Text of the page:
Quote:"in Vedic ritual, as in mantra recitation, the function of language is phonetic and syntactic, not semantic. This implies that neither ritual, nor mantras, should be regarded as a kind of language; for the primary semantic distinction, that between meaningful and meaningless, which is basic to language in all its uses, is absent from ritual and mantras." ~ Frits Staal

Staal then proposes an even more startling idea- that syntax in language evolved from these rituals:

Quote:"I also drew a further conclusion: syntax in language has a ritual origin, and language developed from syntactic structures to which meanings were added subsequently"

The claim that the rituals are devoid of meaning (not just unknown meaning) has incensed the Hindu nationalists, some of whom have denounced Staal as a pseudo academic (often they dismiss all academics, especially ones from the West). The last straw for many was Staal's comparison of the mantras to bird song.

Quote:"..comparing it to bird songs, it was found that the patterns were similar and such patterns were not found any where else..."

Varthathe Trust and the Pseudoscience

I covered this part of the story in the latest episode of the podcast. To summarize, a bunch of rich Hindus (mostly from the West) came together and started the Varthathe Trust, to fund and promote the ritual. Dr. Nampoori, a physicist, was selected by the trust to head the project. All the mainstream reports that we've been hearing so far are press releases from the Trust. I'm waiting for the paper to be published.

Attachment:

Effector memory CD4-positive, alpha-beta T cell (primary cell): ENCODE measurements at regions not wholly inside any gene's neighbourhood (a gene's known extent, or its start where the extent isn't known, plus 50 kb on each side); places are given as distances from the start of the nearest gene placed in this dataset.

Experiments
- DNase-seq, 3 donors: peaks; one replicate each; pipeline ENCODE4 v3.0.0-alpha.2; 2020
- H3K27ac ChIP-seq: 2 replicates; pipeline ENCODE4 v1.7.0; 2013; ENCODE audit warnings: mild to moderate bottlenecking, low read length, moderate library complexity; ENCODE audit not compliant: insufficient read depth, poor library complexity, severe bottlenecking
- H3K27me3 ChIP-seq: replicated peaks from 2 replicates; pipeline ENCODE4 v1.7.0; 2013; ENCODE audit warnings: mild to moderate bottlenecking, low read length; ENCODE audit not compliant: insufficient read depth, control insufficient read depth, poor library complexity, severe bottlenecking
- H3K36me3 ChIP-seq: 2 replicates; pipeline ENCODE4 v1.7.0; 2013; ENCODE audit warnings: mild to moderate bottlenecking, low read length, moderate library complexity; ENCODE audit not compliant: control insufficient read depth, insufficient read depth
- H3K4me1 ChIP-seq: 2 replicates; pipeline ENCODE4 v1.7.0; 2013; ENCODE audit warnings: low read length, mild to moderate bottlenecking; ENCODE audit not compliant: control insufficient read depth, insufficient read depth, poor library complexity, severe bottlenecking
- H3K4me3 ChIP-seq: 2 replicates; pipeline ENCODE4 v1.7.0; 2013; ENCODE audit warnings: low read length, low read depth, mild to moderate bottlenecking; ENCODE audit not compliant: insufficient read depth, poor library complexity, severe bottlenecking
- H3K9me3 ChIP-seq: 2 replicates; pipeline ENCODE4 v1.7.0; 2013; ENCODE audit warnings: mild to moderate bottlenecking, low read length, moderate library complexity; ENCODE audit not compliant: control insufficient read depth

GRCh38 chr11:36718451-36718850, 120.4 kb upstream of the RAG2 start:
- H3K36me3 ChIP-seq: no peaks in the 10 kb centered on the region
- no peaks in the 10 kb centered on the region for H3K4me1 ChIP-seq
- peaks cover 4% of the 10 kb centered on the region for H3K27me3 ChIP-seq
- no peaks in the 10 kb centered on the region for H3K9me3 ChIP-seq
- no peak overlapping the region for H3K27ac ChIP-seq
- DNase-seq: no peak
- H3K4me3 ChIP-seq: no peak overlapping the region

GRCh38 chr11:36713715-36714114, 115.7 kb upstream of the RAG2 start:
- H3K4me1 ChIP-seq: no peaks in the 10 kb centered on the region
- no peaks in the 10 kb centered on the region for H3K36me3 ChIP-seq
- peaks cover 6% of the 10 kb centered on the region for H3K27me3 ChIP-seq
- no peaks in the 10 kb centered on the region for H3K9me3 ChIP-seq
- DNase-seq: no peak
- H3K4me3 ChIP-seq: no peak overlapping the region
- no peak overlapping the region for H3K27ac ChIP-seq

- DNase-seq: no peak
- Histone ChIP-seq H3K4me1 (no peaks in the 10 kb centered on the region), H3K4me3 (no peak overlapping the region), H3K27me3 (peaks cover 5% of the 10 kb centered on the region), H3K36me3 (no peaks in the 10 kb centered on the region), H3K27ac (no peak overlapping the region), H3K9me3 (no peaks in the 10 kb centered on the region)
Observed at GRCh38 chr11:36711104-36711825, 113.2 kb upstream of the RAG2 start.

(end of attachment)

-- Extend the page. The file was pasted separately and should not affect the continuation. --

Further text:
I've attached Frits Staal's detailed paper on another fire ritual from Kerala, Somayagam. It makes for fascinating reading if you're into this sort of thing..


Attached Files
.pdf   somayagam.pdf (Size: 311.29 KB / Downloads: 10)
"Fossil rabbits in the Precambrian"
~ J.B.S.Haldane, on being asked to falsify evolution.
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#16
(23-Jun-2011, 09:16 AM)arvindiyer Wrote:
(23-Jun-2011, 09:12 AM)Ajita Kamal Wrote: Arvind, I haven't received any feedback, but I wasn't expecting any. I just wanted to express my outrage and disappointment, in the hope that they would be more careful in the future.

Would it help the cause to make our letters 'open letters', with some letters from credentialed experts thrown in for good measure? Or is approaching the investigators themselves for clarifications worthwhile?

Perhaps drafting 'open letters' would be a good idea, but I think in that case the main criticism should be the fact that they ran with such an article even before the study had come out. I feel the claims are not even pseudoscience, and can't really bring myself to critique it as such... at least, not until the paper comes out.